More than 8 out of 10 Victorians support total smoking bans in bars and pubs, according to latest research released today by The Cancer Council Victoria.
There has also been a jump in the proportion of smokers who support the ban with almost two thirds now approving of smoking bans in hotels and licensed bars.
The findings come as Victorians embark on a 100 day countdown to the introduction of total smoking bans in bars and clubs on July 1, 2007.
The figures show that of around 3000 Victorian adults surveyed in 2006:
- 86% supported smoking bans in bars - up from 77% the year before
- Support was the strongest among those who were never smokers (94%) and former smokers (87%)
- 61% of smokers approved of banning smoking in bars and pubs
Executive Director of Quit Victoria, Mr Todd Harper, said the data showed Victorians were ready to go smokefree on July 1, 2007.
"There is no doubt that Victorians have embraced the concept of smokefree environments, and this is reflected by the fact that many bars and clubs have already beat the ban and nominated to go smokefree early."
In 2001, prior to the announcement of the legislation, only 33% of Victorian smokers said that they would approve of smokefree bars and pubs. In 2004, immediately following the announcement, 48% approved of smokefree bars and pubs, and this level of approval among smokers has now increased to 61%.
Acting Health Minister, Gavin Jennings, said the Victorian Government has introduced several new laws to address exposure to second hand tobacco smoke over the past five years.
"Smokefree pubs and clubs will protect more Victorians from the harms of tobacco smoke and ensure a healthier and safer workplace for those in the hospitality sector," Mr Jennings said.
"Tobacco remains the risk factor associated with the greatest burden of disease in Victoria, responsible for almost 4000 deaths in Victoria each year, and costs the Victorian community over $5 billion annually in health care and social costs.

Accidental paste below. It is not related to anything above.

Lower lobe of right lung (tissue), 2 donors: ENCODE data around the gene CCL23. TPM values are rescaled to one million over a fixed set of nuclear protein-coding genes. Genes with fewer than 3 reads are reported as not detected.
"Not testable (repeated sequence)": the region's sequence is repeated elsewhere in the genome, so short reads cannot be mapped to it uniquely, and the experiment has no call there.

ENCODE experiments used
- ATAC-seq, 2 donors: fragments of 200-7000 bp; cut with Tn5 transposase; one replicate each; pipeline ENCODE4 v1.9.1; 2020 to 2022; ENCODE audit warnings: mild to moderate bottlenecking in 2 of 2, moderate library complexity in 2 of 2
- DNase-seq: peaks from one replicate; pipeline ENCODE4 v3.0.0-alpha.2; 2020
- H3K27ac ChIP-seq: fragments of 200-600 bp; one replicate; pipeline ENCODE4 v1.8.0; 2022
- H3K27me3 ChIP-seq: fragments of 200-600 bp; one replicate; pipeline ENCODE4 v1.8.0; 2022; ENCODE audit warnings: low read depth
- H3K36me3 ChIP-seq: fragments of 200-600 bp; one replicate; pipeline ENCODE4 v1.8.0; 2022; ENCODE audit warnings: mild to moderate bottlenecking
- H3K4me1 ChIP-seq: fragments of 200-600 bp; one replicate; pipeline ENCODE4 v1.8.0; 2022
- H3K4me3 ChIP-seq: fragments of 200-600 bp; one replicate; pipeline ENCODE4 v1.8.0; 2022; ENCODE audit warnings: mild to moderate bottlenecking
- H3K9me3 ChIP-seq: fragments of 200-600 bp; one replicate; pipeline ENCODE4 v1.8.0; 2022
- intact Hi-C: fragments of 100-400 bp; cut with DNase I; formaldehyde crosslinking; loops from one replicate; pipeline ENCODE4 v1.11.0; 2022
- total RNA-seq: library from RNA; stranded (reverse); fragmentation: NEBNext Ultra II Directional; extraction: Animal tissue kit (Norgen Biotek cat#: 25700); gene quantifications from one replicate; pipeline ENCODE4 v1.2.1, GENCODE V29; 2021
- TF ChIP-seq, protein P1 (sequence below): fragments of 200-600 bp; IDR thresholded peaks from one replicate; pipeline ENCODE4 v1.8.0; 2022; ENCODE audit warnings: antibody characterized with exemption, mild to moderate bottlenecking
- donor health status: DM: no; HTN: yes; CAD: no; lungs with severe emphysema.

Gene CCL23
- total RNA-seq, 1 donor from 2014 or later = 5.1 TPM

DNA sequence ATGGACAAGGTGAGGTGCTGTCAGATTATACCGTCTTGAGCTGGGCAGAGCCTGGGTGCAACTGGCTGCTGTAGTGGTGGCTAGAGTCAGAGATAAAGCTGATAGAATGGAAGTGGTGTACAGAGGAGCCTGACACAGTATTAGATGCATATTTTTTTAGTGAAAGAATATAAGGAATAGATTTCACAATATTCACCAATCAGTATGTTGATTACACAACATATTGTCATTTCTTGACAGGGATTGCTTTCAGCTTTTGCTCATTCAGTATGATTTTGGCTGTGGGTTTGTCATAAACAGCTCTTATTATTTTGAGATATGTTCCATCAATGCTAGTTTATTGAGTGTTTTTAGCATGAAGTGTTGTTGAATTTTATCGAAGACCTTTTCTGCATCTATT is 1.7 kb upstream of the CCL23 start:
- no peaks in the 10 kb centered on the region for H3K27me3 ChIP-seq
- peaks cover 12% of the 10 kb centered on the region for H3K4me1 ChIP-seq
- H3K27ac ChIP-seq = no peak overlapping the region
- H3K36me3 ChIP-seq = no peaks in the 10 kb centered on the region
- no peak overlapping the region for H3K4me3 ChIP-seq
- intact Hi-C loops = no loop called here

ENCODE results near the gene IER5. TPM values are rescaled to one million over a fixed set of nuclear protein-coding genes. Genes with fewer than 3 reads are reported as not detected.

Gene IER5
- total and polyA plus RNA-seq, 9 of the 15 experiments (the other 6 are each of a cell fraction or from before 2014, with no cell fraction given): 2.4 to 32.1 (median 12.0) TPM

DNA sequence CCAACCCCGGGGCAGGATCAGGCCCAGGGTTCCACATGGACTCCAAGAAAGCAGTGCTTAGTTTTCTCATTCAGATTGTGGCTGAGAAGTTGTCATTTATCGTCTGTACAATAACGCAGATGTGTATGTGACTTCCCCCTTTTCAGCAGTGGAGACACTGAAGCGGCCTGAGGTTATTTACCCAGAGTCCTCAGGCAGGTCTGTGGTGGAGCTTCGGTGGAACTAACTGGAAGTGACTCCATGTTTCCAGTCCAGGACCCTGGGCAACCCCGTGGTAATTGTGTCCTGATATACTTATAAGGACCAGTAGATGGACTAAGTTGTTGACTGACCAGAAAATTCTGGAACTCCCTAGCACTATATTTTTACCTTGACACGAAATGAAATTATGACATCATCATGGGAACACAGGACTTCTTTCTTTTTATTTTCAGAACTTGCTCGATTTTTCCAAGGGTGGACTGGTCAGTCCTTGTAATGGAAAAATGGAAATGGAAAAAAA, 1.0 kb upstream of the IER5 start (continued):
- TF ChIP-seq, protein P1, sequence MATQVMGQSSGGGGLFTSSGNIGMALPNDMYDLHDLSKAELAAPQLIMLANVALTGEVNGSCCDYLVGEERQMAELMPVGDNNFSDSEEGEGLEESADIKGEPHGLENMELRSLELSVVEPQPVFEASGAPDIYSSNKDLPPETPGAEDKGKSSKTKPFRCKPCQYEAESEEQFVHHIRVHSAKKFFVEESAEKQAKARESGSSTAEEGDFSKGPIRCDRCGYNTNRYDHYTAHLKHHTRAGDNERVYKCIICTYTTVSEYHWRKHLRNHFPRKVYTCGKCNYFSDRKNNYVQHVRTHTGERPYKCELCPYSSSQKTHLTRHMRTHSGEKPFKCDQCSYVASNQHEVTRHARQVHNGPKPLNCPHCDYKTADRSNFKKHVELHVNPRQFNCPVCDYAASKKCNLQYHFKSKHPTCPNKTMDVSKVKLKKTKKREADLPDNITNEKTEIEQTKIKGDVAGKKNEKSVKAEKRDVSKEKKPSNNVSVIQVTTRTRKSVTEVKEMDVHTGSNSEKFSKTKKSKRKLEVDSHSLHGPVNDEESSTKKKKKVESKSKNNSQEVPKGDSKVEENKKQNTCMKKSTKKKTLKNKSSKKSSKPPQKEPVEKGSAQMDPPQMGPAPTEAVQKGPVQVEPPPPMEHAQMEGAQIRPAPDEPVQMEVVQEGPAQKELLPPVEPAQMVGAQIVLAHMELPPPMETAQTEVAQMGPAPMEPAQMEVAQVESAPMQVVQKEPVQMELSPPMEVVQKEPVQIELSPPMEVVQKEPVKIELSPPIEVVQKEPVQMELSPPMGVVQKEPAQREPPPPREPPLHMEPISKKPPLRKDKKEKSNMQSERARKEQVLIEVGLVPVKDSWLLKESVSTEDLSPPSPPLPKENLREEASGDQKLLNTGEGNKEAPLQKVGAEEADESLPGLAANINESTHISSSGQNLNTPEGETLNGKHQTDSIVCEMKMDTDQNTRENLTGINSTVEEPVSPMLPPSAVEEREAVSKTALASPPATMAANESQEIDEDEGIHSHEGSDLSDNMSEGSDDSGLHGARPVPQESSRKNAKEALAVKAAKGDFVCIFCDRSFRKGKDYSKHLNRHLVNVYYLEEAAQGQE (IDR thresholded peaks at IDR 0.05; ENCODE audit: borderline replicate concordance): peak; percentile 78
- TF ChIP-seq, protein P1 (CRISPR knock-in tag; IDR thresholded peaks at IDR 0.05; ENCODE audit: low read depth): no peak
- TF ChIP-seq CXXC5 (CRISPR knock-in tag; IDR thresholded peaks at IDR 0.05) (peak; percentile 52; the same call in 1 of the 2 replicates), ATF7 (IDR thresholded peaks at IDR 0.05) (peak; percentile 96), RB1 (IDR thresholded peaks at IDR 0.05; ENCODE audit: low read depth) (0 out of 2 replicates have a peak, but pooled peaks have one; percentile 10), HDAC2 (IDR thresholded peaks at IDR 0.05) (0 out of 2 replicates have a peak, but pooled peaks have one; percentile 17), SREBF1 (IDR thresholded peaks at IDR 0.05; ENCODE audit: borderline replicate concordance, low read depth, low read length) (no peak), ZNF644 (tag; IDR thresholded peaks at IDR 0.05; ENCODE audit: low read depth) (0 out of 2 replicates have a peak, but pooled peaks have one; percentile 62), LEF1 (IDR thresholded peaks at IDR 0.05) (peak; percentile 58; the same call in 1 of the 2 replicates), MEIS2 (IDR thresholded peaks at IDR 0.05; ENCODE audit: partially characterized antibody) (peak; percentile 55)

"The Bracks Government has done significant work to address this burden, and will continue to invest in this important area."
CEO of VicHealth, Dr Rob Moodie, said he was pleased that with only 100 days to go, smokers seemed to have warmed to the idea of the bans.
"It was community support that pushed the idea of smokefree bars and clubs onto the agenda in Victoria, and that so many smokers support the bans is truly a mark of this widespread effort."
Dr Moodie said the smoking bans in pubs and clubs presented tremendous potential to help smokers quit or reduce their tobacco consumption.
"By making bars and clubs smokefree there is a huge opportunity to help people quit, or even prevent them from taking up smoking in the first place."
Victorians looking for a smokefree venue can log onto www.smokefree.org.au to find a list of venues that have already implemented a smokefree policy.
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